On Monday, Jan. 18, Martin Luther King Day, 6-year-old Gianna Argueta, wearing a black parka and clutching a handful of flowers, stood outside the MLK Center on Riverside Boulevard with her father, Sergio Argueta, listening to speeches praising the slain civil rights leader and urging that his work continue.
It was the second time that Gianna had been at an MLK rally with her father, who is a longtime community activist in Nassau County and the founder of a gang-prevention agency.
“It’s important that all of us love each other,” Gianna said as she listened. She added that she had watched TV on Jan. 6, when rioters took over the U.S. Capitol. “It was very sad,” she said. “And it wasn’t cool.”
Gianna was one of about 100 people who turned out to celebrate the life of the Rev. Dr. Martin Luther King Jr., who was assassinated at a Memphis motel on April 4, 1968.
This MLK Day was marked by memories of one of the most painful years in recent American history, including the killing of Black people at the hands of police, a pandemic that has taken the lives of more than 400,000 people, a president who was impeached for the second time, high unemployment and the mob attack on the Capitol.
Participants marched fromLaurelton Boulevard to the MLK Center, listening to some of King’s most memorable speeches, including his “I Have a Dream” speech, delivered on Aug. 28, 1963, on the steps of the Lincoln Memorial in Washington, D.C.
At the MLK Center, its chairman, James Hodge, noted that the facility, which serves children and seniors, has been closed since the pandemic began in March, the longest closure since the building opened in 1967. Long Beach and MLK officials continue to discuss ways to reopen the center, which lacks a Covid-19 safety plan, city officials have said. City officials said they have been in talks with MLK board members aimed at helping to reopen the center.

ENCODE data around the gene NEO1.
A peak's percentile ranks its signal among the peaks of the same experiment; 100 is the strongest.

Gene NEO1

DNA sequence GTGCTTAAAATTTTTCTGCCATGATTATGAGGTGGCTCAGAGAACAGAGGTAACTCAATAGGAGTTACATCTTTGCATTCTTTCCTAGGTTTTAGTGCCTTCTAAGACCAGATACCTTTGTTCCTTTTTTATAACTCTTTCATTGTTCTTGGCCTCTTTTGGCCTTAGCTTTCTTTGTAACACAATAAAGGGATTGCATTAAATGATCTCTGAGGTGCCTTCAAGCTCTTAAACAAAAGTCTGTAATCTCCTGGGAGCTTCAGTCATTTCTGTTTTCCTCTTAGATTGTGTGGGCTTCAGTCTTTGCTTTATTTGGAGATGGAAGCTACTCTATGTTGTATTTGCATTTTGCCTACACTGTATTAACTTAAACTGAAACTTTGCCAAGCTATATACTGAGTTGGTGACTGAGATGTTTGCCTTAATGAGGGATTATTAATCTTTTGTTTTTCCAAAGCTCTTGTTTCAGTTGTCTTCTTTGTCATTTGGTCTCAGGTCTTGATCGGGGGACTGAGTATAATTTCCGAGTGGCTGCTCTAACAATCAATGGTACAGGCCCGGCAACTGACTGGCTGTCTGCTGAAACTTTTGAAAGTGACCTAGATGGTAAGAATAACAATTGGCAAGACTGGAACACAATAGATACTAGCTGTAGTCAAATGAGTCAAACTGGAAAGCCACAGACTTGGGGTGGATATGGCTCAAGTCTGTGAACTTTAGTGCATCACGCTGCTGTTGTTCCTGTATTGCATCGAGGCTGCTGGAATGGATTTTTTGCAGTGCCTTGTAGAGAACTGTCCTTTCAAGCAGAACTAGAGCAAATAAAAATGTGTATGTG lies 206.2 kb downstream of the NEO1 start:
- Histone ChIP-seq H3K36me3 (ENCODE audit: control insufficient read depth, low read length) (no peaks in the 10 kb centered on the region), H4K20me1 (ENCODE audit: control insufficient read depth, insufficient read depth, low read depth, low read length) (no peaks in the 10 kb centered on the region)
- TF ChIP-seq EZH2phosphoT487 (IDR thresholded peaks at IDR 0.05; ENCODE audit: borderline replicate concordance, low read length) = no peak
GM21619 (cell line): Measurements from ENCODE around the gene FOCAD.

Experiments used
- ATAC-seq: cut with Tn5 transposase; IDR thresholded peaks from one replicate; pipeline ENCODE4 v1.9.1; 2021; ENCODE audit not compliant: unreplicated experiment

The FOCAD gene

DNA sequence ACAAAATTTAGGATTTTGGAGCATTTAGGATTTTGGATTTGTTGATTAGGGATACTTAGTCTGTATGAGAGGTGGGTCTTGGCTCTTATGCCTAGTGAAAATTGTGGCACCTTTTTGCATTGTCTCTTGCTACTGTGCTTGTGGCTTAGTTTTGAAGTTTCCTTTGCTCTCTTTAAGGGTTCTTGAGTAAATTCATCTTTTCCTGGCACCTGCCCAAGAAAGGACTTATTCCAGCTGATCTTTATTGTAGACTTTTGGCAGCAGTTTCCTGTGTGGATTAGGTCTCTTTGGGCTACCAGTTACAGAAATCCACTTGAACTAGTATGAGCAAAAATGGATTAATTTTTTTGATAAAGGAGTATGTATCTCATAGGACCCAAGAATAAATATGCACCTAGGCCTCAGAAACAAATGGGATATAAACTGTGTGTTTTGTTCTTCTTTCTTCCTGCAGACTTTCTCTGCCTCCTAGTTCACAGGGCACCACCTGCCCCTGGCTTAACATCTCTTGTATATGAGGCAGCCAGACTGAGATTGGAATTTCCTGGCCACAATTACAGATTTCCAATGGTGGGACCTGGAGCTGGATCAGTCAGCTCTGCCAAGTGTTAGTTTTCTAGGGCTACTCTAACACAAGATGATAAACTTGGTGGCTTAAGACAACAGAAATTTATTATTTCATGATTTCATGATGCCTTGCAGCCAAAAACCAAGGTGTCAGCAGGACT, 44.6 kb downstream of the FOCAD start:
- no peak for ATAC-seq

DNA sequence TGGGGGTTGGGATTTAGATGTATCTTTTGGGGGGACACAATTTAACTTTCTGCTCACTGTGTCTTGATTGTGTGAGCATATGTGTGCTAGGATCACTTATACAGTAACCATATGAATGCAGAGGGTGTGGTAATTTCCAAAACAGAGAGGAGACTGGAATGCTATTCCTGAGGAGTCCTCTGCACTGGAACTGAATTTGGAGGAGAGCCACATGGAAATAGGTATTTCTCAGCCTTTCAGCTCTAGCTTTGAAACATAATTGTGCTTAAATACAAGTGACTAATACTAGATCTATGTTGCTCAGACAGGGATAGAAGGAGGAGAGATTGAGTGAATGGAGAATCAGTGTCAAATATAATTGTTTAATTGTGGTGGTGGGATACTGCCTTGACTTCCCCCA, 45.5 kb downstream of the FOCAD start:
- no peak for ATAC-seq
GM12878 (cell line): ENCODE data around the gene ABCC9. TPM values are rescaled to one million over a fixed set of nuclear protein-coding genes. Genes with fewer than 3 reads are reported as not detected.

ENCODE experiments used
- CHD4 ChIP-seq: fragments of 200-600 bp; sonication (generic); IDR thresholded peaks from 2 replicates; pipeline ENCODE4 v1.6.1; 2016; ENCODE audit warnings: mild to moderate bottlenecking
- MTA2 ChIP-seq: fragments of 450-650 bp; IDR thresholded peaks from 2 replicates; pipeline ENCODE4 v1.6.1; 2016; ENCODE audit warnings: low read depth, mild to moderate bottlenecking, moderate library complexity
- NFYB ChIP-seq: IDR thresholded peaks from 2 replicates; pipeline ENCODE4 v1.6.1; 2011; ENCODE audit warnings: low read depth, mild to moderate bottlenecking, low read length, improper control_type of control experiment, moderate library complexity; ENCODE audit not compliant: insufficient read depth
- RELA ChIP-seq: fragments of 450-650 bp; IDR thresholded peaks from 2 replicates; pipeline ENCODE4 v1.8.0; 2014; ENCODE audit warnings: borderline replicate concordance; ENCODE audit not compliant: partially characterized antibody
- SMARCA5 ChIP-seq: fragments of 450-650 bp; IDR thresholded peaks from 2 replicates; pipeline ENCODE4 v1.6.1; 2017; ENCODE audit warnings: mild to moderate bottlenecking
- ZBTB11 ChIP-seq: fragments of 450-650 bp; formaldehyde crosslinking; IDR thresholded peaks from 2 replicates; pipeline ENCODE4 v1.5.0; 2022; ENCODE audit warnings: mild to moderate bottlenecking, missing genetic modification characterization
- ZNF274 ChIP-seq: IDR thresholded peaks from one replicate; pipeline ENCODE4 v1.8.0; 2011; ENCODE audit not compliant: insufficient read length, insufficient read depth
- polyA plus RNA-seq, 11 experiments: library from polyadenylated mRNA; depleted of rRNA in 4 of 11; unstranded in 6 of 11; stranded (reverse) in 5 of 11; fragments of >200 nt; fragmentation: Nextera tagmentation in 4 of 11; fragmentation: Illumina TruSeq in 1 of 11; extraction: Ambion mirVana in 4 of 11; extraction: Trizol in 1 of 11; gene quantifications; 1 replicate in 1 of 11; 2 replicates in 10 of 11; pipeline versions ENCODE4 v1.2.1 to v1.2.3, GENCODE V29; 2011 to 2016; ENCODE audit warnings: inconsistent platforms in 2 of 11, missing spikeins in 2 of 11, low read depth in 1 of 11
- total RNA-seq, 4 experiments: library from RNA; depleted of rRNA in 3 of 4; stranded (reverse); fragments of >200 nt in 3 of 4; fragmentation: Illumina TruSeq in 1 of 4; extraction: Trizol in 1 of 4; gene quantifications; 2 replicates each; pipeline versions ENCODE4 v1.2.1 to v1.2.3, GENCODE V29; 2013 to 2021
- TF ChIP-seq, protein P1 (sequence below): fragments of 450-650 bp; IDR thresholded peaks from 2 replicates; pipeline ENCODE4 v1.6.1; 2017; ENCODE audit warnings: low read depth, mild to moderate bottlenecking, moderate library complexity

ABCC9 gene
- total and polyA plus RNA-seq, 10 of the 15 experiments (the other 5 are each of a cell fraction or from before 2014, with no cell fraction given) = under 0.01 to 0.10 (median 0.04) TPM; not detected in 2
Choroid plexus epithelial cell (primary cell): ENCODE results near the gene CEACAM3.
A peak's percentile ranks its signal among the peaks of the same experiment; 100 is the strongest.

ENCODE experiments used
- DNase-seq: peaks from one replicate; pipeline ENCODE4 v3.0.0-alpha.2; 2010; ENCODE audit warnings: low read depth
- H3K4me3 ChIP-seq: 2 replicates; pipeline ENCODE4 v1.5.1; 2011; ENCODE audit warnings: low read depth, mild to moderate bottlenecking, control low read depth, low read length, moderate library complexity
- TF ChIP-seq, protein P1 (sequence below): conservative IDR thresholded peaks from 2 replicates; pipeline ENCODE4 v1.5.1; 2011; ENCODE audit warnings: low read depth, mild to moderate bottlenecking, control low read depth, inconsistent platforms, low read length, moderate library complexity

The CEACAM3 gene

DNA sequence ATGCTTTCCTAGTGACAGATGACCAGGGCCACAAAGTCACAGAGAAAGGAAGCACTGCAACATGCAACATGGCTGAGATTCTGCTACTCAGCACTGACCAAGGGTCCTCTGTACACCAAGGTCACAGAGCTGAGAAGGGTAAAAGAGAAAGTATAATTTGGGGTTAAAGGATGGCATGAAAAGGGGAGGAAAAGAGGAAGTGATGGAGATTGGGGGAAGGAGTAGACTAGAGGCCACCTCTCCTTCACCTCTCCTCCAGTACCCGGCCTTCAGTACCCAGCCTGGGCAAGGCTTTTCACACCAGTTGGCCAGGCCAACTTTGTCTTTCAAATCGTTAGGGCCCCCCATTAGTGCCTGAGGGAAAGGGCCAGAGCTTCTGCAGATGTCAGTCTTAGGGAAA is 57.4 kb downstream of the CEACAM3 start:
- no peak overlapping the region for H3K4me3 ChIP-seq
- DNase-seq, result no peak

Hodge said that emails were sent to all of the City Council members, inviting them to the event, but “none of them came.”
But council President John Bendo said that neither he nor other council members had received invitations. Bendo also said that the event violated the state’s Covid-19 safely rules, which limit gatherings, depending on the event and the venue.
Hodge, Bendo said, had changed the name of the event from a “march” to a “protest,” which is protected by free speech laws. Hodge “rebranded it to get around the law,” Bendo said.
Hodge insisted that email invitations were sent out, and provided a Herald reporter with copies of emails that he said showed that Bendo and City Manager Donna Gayden had been invited. He said the event had always been called a “protest,” and it did not violate Covid-19 restrictions.
“We love everybody,” Hodge said at the event. “We love this city, and we love the council, but they are not here.”
Referring to the riot at the Capitol and other events, Anissa Moore, a former City Council president and a professor at Nassau Community College, said, “We must move forward, but the violence must stop before the healing can begin.” She also called for the reopening of the MLK Center.
State Sen. Todd Kaminsky, a Long Beach Democrat, noted that white supremacists had attempted to take over the Capitol, and that their actions should not be forgotten on MLK Day. “This is about fighting today and the next day” against such actions, Kaminsky said.
Hodge said that he and others fear that parts of Long Beach’s largely Black North Park section may be taken over by developers who want to build high-priced condominiums and push Black people out of the area. City officials have said that no such plans exist.
Much of the day, however, was dedicated to what King would want to see in 2021. “If Dr. King were here, he would tell our children, ‘You are our future,’” Hodge said.
Then Kelis Walsh, 14, addressed the crowd outside the MLK Center. “Since I was little, I have been marching in Black Lives Matter parades,” she said. “I was 6 when I started. I want you to know that all lives matter.”
Later, Kelis said she wants to become a surgeon.